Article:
Okay, little but of work for you to do now. I'm going to ask ... Switch to a different view, and I'm going to ask you to answer the four poll questions which are now appearing on your screen. Just give you a couple of moments to do that.
Okay, wonderful. I think, looking at those results, there's no great surprise. I think given calculators have been a part of mathematics classrooms for a few decades now, most of us feel that integrating them effectively in the classroom is not a problem. Dynamic geometry software skewed a little bit to the negative side I guess, with poor and average. Spreadsheets, again probably have been around a little bit longer and people are a little bit more familiar with what they can do with spreadsheets in the classroom. I guess the computer algebra and graphics software, similar sort of results to the dynamic geometry software. Really valuable feedback there and that will inform the direction we take in the next session next week.
I guess the operative term in each of those poll questions was 'effectively integrate', so the question is how do we know when students are using ICTs effectively and appropriately? Of course the syllabus has this to say; "Students use ICT effectively, appropriately when investigating, creating, communicating ideas and information, including in representing mathematics in a variety of ways to understand, to aid understanding." I wonder if you can imagine how many teachers, according to ... Well in this case education.au, effectively use ICT in the classroom? It might surprise you, it might not, but by that study, which was completed in 2009, it said that only 27% of teachers are using ICT effectively in the classroom. That wasn't just mathematics teachers of course, that was a wider study.
Okay, so what are the factors for effective use of ICTs in the mathematics classroom? Again, going back to a study by education ... Sorry, BECTA, you can see on the screen there they've narrowed it down to seven factors, which has been taken from a large amount of research that's been conducted through the years. First and foremost, the most appropriate hardware, software support is available to teachers and pupils. Pupils are equipped with ICT skills which are adequate to achieve the objectives you've set them. It's no point obviously asking them create an applet or an application in the dynamic geometry package without having first given them first the ground skills. There is appropriate mediation by the teacher between pupils and computers, so that where pupils are expected to become active learners, the teacher provides support rather than direction. I guess resisting the temptation to get too involved. Pupils are encouraged to take advantage of the automation of tasks and instant feedback by ICT. Making use of conjecture and applying trial and error methods in their work. Teachers are aware of the range of software available and select programmes to support particular learning skills.
I think, certainly in research that I've seen most recently and that conducted by the DEC, number six is particularly important. The on and off computer time is balanced in accordance with learning needs, and of course pupils with special needs have equal access to ICT through access devices.
Okay, so pedagogy. It's a term we hear of a lot and of course, it is defined at the art and science of teaching. It's more about how teaching is done rather than what is taught, though of course the two are interconnected. Pedagogy is about teaching and learning activities the teachers use, and how they assist their students progress. According to the quality teaching model, there are three main dimensions of classroom practise that are linked to improved student learning; teaching that promotes high standards of intellectual quality, teaching that promotes a quality learning environment, and teaching that develops and makes clear to students the significance of their work.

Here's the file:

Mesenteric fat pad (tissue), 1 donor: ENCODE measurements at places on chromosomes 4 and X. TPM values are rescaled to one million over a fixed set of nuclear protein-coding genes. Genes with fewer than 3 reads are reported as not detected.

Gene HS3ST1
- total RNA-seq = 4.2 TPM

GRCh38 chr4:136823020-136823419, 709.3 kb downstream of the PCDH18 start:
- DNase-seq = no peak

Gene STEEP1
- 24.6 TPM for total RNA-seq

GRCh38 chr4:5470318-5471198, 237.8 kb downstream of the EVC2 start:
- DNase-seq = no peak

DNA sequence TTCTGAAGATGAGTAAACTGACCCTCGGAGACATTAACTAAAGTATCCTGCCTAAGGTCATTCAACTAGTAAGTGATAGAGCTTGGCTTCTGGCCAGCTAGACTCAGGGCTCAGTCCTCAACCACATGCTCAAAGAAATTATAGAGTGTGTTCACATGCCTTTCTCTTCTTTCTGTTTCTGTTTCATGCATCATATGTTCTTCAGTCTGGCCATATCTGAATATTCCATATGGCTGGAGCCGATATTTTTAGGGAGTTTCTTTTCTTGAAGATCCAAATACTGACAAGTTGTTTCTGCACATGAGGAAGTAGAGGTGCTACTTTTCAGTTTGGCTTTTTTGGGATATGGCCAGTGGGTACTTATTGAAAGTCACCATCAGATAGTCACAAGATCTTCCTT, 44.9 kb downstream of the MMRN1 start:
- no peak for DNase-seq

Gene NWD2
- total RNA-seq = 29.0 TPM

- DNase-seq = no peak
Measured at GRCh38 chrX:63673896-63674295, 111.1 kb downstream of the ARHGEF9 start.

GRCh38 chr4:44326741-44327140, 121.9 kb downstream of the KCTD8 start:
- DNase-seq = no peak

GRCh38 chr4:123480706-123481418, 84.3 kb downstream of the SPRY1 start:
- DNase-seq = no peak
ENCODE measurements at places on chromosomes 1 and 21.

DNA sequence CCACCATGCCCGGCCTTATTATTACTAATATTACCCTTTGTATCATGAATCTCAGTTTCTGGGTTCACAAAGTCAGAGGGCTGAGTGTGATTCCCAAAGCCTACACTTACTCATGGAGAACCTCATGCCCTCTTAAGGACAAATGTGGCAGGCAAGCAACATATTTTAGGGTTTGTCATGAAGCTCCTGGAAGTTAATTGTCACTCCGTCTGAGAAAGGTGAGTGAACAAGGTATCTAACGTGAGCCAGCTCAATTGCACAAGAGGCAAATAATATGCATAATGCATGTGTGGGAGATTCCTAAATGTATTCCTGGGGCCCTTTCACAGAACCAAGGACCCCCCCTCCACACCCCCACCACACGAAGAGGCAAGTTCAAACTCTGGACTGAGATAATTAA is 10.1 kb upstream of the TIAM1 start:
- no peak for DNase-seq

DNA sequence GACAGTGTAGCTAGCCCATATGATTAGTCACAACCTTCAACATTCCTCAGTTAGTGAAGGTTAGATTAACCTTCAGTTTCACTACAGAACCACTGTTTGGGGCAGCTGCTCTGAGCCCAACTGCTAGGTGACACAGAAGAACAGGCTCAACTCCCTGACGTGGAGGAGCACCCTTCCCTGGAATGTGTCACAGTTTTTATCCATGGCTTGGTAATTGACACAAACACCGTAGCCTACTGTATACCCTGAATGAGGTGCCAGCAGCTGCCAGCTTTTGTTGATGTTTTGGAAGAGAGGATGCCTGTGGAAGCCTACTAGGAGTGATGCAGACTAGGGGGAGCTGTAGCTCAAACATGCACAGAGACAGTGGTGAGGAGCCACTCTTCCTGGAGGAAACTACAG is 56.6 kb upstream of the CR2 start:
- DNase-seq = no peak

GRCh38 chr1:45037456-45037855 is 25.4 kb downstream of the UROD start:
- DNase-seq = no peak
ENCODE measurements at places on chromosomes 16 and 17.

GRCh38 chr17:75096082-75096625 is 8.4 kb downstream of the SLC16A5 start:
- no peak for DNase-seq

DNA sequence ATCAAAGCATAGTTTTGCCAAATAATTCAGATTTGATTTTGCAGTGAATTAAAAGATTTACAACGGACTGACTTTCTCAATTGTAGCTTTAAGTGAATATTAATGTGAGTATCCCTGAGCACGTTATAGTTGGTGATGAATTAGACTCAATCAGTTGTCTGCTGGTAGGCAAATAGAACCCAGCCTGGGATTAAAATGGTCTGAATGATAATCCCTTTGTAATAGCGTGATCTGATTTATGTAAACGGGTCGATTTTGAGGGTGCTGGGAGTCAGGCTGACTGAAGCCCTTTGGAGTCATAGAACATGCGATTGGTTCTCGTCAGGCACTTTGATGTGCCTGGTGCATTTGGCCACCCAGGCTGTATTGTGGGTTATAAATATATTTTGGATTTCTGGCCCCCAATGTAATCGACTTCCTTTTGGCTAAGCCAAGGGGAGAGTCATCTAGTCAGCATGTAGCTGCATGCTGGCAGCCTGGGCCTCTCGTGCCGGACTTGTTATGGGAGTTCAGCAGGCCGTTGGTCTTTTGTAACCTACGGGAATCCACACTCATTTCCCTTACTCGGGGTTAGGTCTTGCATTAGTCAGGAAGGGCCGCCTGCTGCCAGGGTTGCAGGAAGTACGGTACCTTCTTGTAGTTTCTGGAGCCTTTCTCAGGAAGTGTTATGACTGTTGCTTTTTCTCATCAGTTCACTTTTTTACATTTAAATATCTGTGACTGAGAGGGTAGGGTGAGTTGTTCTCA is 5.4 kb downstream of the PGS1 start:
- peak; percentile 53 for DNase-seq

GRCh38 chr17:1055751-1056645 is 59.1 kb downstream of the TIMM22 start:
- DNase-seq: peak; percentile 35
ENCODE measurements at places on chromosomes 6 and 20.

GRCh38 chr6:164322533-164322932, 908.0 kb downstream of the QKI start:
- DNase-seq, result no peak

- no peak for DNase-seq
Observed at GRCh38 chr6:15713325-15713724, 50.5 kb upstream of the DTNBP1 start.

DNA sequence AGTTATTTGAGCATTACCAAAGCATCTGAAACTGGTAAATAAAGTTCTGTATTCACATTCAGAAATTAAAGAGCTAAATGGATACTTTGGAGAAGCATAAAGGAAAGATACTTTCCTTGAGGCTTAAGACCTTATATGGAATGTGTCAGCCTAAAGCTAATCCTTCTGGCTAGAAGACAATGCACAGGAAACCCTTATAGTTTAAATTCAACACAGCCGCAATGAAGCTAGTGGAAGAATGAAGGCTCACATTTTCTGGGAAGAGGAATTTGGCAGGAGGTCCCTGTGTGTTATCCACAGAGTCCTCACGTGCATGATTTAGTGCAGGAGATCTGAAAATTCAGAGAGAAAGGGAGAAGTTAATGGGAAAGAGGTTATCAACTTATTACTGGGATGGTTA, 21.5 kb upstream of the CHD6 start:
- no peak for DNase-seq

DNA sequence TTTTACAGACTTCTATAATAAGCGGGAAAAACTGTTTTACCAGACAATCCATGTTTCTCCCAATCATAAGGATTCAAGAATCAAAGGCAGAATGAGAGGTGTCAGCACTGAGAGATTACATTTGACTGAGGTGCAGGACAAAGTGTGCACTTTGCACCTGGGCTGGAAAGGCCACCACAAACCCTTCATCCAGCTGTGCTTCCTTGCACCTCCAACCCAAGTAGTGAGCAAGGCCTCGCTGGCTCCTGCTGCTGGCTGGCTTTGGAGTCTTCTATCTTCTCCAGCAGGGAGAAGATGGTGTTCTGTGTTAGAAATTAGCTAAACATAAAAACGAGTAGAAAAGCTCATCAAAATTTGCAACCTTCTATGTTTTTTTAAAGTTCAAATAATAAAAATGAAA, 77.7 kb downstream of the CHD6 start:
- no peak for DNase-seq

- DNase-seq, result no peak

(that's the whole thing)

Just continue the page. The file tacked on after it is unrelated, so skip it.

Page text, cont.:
Research confirms the view that successful integration of ICT depends on teachers first having made a transition to a more interactive pedagogy in a non ICT context before being able to recognise the affordances offered by [inaudible 00:14:02] technologies. I guess what they're saying in pure, simple terms is that teachers that are more prepared to engage in interactive pedagogies, group-work and the like, generally are shown to be more effective users of ICT in the classroom. Without sound pedagogy, all the technology in the world won't help students meet the outcomes.
Digital gaming is of course ... Has become increasingly significant component of many students' leisure time, so much so that many educational researchers have been prompted to consider the merits of using digital gaming in educational settings. In a growing body of literature on the topic, there is increasing recognition that games can provide challenging experiences. They can incorporate the principles of effective learning and sustained engagement. Some of you may have read the New Media Consortium Horizon report. The 2012 edition identified digital games ... Digital games based learning rather, as one technology that is expected to enter mainstream use in K-12 educational institutions in the next one to two years. Of course, digital games based learning, we know, is in use in many of our mathematics classrooms right now.
In 2012 the DEC commissioned Dr Kristy Goodwin to conduct an independent review of the educational potential of digital games based learning, in the context of Manga High, which many of you would know as an online mathematics resource. The evaluation was an attempt to provide classroom based evidence about the effectiveness OF digital games based learning, and to identify the characteristics that foster and inhibit student learning with such an approach. The review was conducted across 54 schools and among the findings was this: "In other words, if you believe the integration of ICT can be outsourced and become something that is done as a filler in your mathematics programme, then research tells us that there will be little or no positive educational value."